I very much struggled with sharing this image.  But, now more than ever we need to know there is nothing special about neutrality.  Neutrality is on the side of the oppressor.  If your differences are hateful and steeped in racism, bigotry, misogyny, etc., I accept nothing of you.  I am an educated, progressive, intersectional feminist, not a pushover.  This isn’t to be dramatic, it is to honor the historian within me.  I simply cannot ignore how easily legitimized hateful rhetoric can backslide into physical reality and genocide.  And that is why I share this image of Nazi conglomeration.  It’s a warning.  It’s my way of peacefully rejecting everything this president-elect embodies with his actions, appointees, speech, and silence.  The Germans let stand this horrid space in Nuremberg to remind us all:  We must extinguish every last vestige of othering anywhere on Earth.  Germany looked their darkest hour right in the face and left remnants of Nazism standing so that everyone is able to see and touch the reality of what happens when fascist, white nationalism/supremacy takes root.  Is it not a moral responsibility to make sure a regime of this nature cannot and will not flourish anywhere else on Earth again?  Samantha Power wrote a book about genocide in the 20th century called “A Problem from Hell.”  In it she details the reason for committing genocide across the world are as basic and shallow as hateful people are.  My question then, to those telling us liberals to “calm down,” about a Trump presidency is this: Humans have long been committing genocide in the past for no reason whatsoever, what kinds of atrocities will be committed against humanity when there’s no more clean water?  No clean air?  No farming?  We have but one life.  Why spend it hating?  Why spent it othering?  Today, I have the privilege to call out hate and hypocrisy, and so I will.  That is the moral responsibility of an educated global citizen with the right to freedom of speech.  So, I hope this picture is painful to see.  I hope this picture elicits rage, pain, and utter shame.  And that is exactly how I feel about my country legitimizing hate.  How many times will we say as a human race, “Never again?”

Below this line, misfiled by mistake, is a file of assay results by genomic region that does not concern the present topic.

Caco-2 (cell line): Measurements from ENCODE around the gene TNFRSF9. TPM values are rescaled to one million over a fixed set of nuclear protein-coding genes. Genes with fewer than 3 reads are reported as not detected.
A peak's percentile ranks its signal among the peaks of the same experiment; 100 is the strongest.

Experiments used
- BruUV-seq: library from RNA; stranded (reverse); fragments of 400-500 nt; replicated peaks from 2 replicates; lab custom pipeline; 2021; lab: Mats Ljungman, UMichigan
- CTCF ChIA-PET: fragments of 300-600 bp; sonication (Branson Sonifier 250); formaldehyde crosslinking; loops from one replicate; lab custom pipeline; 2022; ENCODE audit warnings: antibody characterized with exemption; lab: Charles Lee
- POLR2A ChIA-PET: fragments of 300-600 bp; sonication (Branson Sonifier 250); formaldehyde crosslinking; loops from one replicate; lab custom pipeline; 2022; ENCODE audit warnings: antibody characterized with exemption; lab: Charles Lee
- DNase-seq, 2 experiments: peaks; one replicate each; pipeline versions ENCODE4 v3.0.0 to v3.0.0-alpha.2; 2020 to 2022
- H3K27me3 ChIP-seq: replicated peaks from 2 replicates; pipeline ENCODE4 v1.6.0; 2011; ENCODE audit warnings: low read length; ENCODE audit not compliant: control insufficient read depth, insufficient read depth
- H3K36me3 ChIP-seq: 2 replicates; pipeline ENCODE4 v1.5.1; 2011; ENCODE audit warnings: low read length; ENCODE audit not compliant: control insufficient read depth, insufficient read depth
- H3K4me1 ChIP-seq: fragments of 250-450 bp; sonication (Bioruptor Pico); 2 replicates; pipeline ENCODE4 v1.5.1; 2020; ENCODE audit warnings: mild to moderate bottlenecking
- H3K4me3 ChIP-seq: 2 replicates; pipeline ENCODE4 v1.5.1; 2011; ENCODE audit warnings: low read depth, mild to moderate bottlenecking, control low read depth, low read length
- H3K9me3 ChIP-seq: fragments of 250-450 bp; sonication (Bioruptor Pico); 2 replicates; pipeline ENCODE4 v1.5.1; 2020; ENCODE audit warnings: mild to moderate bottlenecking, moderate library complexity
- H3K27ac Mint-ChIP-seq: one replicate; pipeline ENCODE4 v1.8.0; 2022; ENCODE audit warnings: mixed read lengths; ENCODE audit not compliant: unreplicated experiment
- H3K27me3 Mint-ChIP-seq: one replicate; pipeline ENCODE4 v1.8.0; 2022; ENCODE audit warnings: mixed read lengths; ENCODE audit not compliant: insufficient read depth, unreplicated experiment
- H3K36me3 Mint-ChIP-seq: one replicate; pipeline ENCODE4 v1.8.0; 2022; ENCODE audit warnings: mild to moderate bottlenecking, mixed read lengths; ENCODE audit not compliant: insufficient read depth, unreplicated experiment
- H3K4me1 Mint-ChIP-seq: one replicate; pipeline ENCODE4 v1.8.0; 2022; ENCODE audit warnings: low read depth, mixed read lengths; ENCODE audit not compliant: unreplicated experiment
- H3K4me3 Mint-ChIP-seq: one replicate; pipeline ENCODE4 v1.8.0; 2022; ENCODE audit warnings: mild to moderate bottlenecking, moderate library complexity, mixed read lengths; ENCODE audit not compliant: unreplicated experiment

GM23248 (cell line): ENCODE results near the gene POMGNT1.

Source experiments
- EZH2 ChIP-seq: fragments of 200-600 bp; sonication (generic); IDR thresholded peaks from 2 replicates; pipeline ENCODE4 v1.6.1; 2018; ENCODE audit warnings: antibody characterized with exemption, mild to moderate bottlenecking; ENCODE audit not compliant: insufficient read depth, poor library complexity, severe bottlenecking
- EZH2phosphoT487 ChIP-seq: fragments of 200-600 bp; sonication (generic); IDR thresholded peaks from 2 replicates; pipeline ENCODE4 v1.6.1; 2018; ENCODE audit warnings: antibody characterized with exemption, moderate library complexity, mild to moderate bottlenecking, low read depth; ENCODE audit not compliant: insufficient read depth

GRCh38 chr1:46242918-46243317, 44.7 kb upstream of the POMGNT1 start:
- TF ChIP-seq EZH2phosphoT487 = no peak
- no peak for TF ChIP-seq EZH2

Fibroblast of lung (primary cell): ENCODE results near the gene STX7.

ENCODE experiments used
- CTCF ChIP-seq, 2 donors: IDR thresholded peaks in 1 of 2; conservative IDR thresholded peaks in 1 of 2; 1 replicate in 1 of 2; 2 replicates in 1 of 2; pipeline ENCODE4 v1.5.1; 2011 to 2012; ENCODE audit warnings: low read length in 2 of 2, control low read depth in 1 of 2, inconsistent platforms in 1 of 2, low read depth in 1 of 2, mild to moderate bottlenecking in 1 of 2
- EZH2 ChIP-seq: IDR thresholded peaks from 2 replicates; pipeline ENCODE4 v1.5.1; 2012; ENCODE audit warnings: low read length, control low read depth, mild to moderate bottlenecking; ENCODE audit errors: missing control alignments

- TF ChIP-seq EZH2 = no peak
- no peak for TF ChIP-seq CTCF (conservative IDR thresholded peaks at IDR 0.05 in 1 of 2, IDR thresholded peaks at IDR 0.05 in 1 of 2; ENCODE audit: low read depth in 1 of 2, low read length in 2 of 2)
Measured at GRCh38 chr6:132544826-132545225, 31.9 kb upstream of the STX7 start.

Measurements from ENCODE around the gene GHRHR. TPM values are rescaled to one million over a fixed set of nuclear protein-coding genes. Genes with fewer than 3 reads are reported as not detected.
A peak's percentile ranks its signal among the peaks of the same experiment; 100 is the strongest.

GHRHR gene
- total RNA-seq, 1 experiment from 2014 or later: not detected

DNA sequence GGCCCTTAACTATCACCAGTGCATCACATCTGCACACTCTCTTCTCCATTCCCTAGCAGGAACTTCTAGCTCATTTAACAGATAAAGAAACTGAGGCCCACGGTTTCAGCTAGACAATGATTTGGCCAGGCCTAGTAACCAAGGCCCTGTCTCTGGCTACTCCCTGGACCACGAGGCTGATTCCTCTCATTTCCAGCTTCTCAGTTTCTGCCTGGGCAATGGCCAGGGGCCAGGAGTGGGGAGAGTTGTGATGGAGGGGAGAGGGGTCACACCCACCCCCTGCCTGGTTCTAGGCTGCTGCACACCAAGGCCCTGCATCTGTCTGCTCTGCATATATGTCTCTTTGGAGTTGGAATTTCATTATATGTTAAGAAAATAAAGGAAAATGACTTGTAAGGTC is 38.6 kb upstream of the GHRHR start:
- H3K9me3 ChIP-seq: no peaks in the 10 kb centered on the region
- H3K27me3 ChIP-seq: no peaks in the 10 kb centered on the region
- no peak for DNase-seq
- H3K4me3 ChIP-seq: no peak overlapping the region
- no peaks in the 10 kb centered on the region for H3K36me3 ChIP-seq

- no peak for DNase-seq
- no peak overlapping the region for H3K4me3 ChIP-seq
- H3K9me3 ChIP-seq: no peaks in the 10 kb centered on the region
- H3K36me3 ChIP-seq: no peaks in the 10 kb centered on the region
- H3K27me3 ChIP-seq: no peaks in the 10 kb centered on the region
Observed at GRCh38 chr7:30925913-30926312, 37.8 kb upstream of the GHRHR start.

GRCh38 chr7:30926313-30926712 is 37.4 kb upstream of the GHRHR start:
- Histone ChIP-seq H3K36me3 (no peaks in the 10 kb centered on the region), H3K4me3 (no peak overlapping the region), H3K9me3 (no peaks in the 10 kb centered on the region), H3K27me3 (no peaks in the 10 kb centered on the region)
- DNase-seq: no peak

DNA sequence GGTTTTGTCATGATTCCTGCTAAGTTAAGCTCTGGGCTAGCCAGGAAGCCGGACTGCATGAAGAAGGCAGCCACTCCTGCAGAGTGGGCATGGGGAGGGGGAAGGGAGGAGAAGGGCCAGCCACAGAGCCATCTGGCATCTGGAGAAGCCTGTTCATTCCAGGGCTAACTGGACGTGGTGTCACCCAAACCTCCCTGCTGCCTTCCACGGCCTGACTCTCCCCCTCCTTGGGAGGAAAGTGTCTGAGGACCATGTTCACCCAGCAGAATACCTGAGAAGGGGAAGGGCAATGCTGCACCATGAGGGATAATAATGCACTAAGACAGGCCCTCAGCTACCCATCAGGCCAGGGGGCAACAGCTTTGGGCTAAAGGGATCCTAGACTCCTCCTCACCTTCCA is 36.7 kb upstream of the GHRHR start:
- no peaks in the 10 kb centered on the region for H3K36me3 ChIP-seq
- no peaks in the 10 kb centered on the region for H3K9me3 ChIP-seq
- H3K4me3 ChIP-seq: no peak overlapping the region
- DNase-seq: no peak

How many?

one world

When the math teacher came down the hallway screaming, I thought there was a school shooter. Naturally, we stampeded the door and left our geometry books behind. She led us into the library where a live news broadcast of New York City was on TV and we witnessed a plane fly into the second World Trade Center tower; while the first one burned right in front of our eyes. My heart aches for those we lost, for those who risked their lives to save others, who stayed behind to die so others could live. My heart aches for all the trauma endured from losing the one you couldn’t possibly live without to those who practice a religion peacefully, yet fear and experience a rage filled retribution. Fifteen years later and the wound has yet to heal because of that dumb, blind hate. That does America a disservice to his spirit. As I strolled around One World Trade Center this July and read every name on the fountain, I noticed the quiet even though hundreds strolled through the memorial, too. I noticed the solemn respect that every race, creed, age, and nationality held in that space where the names are displayed. A more appropriate name for One World Trade Center could not be. This Patriot Day, I am not wishing more American Patriotism onto anyone, but I certainly am wishing every person loving kindness. That was the feeling I received standing among the hundreds who were, like me, paying respect to those whose lives were irrevocably torn to shreds from that day onward.